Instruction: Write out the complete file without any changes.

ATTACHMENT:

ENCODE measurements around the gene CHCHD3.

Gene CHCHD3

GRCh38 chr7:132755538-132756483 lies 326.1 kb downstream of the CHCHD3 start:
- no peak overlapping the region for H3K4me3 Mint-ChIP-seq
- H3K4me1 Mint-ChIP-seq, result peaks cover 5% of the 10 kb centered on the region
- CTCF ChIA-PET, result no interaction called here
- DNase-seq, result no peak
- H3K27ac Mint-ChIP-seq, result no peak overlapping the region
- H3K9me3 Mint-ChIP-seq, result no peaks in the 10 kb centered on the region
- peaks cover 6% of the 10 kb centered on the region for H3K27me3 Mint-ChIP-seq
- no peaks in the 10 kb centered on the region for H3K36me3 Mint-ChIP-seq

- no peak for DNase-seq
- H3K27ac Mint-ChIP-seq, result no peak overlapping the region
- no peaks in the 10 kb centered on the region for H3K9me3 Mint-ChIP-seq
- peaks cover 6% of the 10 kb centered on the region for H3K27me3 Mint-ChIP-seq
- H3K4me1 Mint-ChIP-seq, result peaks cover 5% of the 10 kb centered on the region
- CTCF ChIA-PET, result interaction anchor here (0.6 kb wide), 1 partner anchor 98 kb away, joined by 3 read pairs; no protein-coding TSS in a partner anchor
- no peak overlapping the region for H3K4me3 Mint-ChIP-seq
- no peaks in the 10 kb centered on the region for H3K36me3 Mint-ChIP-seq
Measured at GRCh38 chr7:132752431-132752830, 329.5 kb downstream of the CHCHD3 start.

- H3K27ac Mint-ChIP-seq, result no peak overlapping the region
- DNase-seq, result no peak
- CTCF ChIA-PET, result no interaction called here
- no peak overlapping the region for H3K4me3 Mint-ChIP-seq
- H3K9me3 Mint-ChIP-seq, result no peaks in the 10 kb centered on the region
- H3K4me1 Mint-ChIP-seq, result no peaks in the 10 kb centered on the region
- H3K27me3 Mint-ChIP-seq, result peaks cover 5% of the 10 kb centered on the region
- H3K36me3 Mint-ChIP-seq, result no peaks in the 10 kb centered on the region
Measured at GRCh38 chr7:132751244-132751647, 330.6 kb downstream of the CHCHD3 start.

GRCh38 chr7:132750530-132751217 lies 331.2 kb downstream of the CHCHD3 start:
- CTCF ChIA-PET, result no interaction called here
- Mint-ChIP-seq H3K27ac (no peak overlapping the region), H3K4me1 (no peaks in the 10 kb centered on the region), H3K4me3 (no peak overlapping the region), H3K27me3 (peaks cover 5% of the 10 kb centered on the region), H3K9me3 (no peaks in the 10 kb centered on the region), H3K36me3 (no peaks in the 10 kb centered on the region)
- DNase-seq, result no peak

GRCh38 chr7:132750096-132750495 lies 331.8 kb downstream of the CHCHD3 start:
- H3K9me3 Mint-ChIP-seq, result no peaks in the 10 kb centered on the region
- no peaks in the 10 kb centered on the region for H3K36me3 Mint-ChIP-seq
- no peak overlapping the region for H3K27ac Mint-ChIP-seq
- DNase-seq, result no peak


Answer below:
ENCODE measurements around the gene CHCHD3.

Gene CHCHD3

GRCh38 chr7:132755538-132756483 lies 326.1 kb downstream of the CHCHD3 start:
- no peak overlapping the region for H3K4me3 Mint-ChIP-seq
- H3K4me1 Mint-ChIP-seq, result peaks cover 5% of the 10 kb centered on the region
- CTCF ChIA-PET, result no interaction called here
- DNase-seq, result no peak
- H3K27ac Mint-ChIP-seq, result no peak overlapping the region
- H3K9me3 Mint-ChIP-seq, result no peaks in the 10 kb centered on the region
- peaks cover 6% of the 10 kb centered on the region for H3K27me3 Mint-ChIP-seq
- no peaks in the 10 kb centered on the region for H3K36me3 Mint-ChIP-seq

- no peak for DNase-seq
- H3K27ac Mint-ChIP-seq, result no peak overlapping the region
- no peaks in the 10 kb centered on the region for H3K9me3 Mint-ChIP-seq
- peaks cover 6% of the 10 kb centered on the region for H3K27me3 Mint-ChIP-seq
- H3K4me1 Mint-ChIP-seq, result peaks cover 5% of the 10 kb centered on the region
- CTCF ChIA-PET, result interaction anchor here (0.6 kb wide), 1 partner anchor 98 kb away, joined by 3 read pairs; no protein-coding TSS in a partner anchor
- no peak overlapping the region for H3K4me3 Mint-ChIP-seq
- no peaks in the 10 kb centered on the region for H3K36me3 Mint-ChIP-seq
Measured at GRCh38 chr7:132752431-132752830, 329.5 kb downstream of the CHCHD3 start.

- H3K27ac Mint-ChIP-seq, result no peak overlapping the region
- DNase-seq, result no peak
- CTCF ChIA-PET, result no interaction called here
- no peak overlapping the region for H3K4me3 Mint-ChIP-seq
- H3K9me3 Mint-ChIP-seq, result no peaks in the 10 kb centered on the region
- H3K4me1 Mint-ChIP-seq, result no peaks in the 10 kb centered on the region
- H3K27me3 Mint-ChIP-seq, result peaks cover 5% of the 10 kb centered on the region
- H3K36me3 Mint-ChIP-seq, result no peaks in the 10 kb centered on the region
Measured at GRCh38 chr7:132751244-132751647, 330.6 kb downstream of the CHCHD3 start.

GRCh38 chr7:132750530-132751217 lies 331.2 kb downstream of the CHCHD3 start:
- CTCF ChIA-PET, result no interaction called here
- Mint-ChIP-seq H3K27ac (no peak overlapping the region), H3K4me1 (no peaks in the 10 kb centered on the region), H3K4me3 (no peak overlapping the region), H3K27me3 (peaks cover 5% of the 10 kb centered on the region), H3K9me3 (no peaks in the 10 kb centered on the region), H3K36me3 (no peaks in the 10 kb centered on the region)
- DNase-seq, result no peak

GRCh38 chr7:132750096-132750495 lies 331.8 kb downstream of the CHCHD3 start:
- H3K9me3 Mint-ChIP-seq, result no peaks in the 10 kb centered on the region
- no peaks in the 10 kb centered on the region for H3K36me3 Mint-ChIP-seq
- no peak overlapping the region for H3K27ac Mint-ChIP-seq
- DNase-seq, result no peak